Current campaigns, such as the Virginia Slims promotion of a “classic cool” charm bracelet FREE with fifty proofs of purchase, are clearly enticing to the underage set. RJ. Reynolds’ child-appealing cartoon character “Joe Camel” has been attacked since its 1987 debut. This February, “Josephine Camel” was introduced for the first time, in an effort which critics call an attempt to broaden the brand’s appeal to women smokers. “I wish the Federal Trade Commission had acted on the recommendation [to ban “Joe Camel”], former Surgeon General Antonia C. Novello told the Wall Street Journal. “It is my hope that the introduction of a female camel will be the straw that breaks the camel’s back on public and policy opinion.”
The women’s movement is just beginning to look at tobacco control as a feminist issue, though the National Organization for Women stopped accepting tobacco industry contributions years ago. In 1992 the First International Conference on Women and Smoking was held. It called for a comprehensive women-centered global strategy to reduce the exploitation of women by the cultivation, production, and marketing of tobacco.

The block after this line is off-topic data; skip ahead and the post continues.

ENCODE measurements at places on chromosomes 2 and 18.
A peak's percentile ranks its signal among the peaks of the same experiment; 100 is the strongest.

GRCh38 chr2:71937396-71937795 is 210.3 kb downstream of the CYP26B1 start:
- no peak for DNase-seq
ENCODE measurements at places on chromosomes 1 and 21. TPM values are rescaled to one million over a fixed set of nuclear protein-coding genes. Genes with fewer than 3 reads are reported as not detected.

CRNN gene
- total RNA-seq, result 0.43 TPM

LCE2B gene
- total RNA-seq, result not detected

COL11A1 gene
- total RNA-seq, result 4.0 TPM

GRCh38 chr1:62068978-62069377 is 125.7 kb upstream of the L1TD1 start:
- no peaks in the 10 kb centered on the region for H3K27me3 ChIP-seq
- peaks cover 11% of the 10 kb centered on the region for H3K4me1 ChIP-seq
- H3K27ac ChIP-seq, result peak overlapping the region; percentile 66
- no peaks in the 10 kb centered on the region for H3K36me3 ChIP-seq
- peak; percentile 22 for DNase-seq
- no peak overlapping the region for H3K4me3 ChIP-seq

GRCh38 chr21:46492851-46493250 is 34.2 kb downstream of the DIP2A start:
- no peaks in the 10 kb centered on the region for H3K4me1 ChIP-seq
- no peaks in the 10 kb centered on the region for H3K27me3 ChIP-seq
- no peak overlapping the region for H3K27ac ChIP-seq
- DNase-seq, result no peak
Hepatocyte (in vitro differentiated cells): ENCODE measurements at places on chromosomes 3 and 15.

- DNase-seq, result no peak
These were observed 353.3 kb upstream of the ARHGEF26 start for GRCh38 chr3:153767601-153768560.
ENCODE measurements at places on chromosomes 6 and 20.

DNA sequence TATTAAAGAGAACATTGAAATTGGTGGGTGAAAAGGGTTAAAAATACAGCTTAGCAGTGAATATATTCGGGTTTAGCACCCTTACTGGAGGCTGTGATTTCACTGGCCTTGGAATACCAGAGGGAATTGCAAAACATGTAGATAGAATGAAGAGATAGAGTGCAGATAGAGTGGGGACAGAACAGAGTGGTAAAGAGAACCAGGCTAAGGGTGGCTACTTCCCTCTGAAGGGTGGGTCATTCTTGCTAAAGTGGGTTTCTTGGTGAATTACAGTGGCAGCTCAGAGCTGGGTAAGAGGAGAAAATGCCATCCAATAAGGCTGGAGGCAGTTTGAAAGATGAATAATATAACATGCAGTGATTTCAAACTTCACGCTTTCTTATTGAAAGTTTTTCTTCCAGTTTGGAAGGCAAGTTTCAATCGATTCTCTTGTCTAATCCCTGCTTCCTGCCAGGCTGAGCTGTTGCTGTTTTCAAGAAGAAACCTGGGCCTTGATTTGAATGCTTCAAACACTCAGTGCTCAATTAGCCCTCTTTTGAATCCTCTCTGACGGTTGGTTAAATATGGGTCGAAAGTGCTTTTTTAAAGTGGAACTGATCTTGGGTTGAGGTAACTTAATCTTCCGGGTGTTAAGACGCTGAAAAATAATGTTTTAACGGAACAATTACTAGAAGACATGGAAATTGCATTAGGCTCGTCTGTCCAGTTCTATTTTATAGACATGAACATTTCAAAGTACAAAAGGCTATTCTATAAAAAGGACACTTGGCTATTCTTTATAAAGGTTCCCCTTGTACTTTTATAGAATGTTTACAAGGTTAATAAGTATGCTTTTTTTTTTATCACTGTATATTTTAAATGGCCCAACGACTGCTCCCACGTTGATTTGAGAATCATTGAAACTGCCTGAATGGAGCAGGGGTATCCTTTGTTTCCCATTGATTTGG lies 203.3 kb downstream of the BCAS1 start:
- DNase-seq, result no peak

Women and Girls Against Tobacco (WAGAT), formed in 1992, is working to persuade magazine publishers not to run tobacco ads. It is also working with People, Essence, and Glamour, national magazines with a large female adolescent readership, to increase the coverage of tobacco-related issues. The American Medical Women’s Association has taken an organized stand against smoking by training members in tobacco-control media advocacy. And the International Network of Women Against Tobacco was founded in 1990 to unite women in actions to prevent tobacco use.
To overcome the power of advertising, creative feminists need to cultivate immunity against marketed images and the ingenuity to cast new ones. While the number of adult women smokers is on the decline, Dr. Gritz observes that “a convincing image of the nonsmoker that can rival the tobacco industry’s female smoker is not yet in place.”
Suzanne Levine is an assistant editor on this magazine.